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Congress ups H-1B visa cap by 20,000

The visas are limited to specially qualified students

November 22, 2004 12:00 PM ET

Computerworld - WASHINGTON -- Responding to pressure from high-tech businesses and industry groups, Congress this weekend approved an increase in the number of H-1B visas by 20,000 but limited it to specially qualified students. The legislation, included in the omnibus budget bill, allows foreign national master's and Ph.D. graduates of U.S. universities to apply for an H-1B visa, according to people familiar with the bill.
Businesses such as Microsoft Corp. and Intel Corp. and high-tech trade groups have been urging Congress to take action, while organizations representing IT workers wanted Congress to keep this year's cap at 65,000.
That cap was reached at the start of the fiscal year in October -- the first time that the visas had been issued so quickly. It meant that no new visas would be issued for the remainder of the 2005 fiscal year.
Groups representing professionals who work in high-tech fields, such as the National Society of Professional Engineers in Alexandria, Va., opposed any increase in the cap. Al Gray, the group's executive director, said the 65,000 cap is as high as it should be, and indications are that there "are no really serious shortages" of engineering and high-tech jobs.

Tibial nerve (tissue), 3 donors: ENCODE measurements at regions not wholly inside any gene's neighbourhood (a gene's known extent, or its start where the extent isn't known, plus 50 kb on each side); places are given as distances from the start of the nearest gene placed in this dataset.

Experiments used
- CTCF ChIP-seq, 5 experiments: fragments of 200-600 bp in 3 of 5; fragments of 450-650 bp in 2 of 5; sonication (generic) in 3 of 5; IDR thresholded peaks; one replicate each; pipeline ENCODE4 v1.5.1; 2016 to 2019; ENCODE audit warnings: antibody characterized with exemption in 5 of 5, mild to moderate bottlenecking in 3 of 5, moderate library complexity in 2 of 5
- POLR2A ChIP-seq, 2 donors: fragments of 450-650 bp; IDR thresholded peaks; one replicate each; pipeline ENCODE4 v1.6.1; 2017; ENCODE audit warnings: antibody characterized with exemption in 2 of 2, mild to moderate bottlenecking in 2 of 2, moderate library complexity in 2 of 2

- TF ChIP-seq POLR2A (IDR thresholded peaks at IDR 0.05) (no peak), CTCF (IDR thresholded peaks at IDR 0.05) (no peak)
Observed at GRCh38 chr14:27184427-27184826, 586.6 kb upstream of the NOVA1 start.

He said H-1B workers are competing for U.S. jobs, "and that's the concern."
High-tech trade groups welcomed the increase but said it does not go high enough. "Our number is closer to 50,000" H-1B visas needed, said John Palafoutas, a senior vice president at the AEA, a technology trade association in Washington. "This problem is not going to go away, given that some of our foreign competitors are producing more highly trained math and science post graduates than we are," said Palafoutas.
Jeff Lande, senior vice president at the Arlington, Va.-based Information Technology Association of America, said the increase is "not going to solve the need, but it will alleviate a little bit of the pressure."
Another organization critical of the H-1B program is the IEEE-USA, a unit of the Institute of Electrical and Electronics Engineers Inc. That group said that since the H-1B was lowered, the number of unemployed high-tech professionals has also declined.
The IEEE-USA, which compared U.S. Bureau of Labor Statistics in the third quarter of 2004 against the first quarter of this year, said the number of unemployed IT professionals has fallen by 92,000. The largest drop was for computer programmers, which declined from 62,000 unemployed in the first quarter to 25,000 in the third quarter, a drop of 37,000. The number of unemployed computer scientists and systems analysts, pegged at 48,000 in the first quarter, dropped to 17,000

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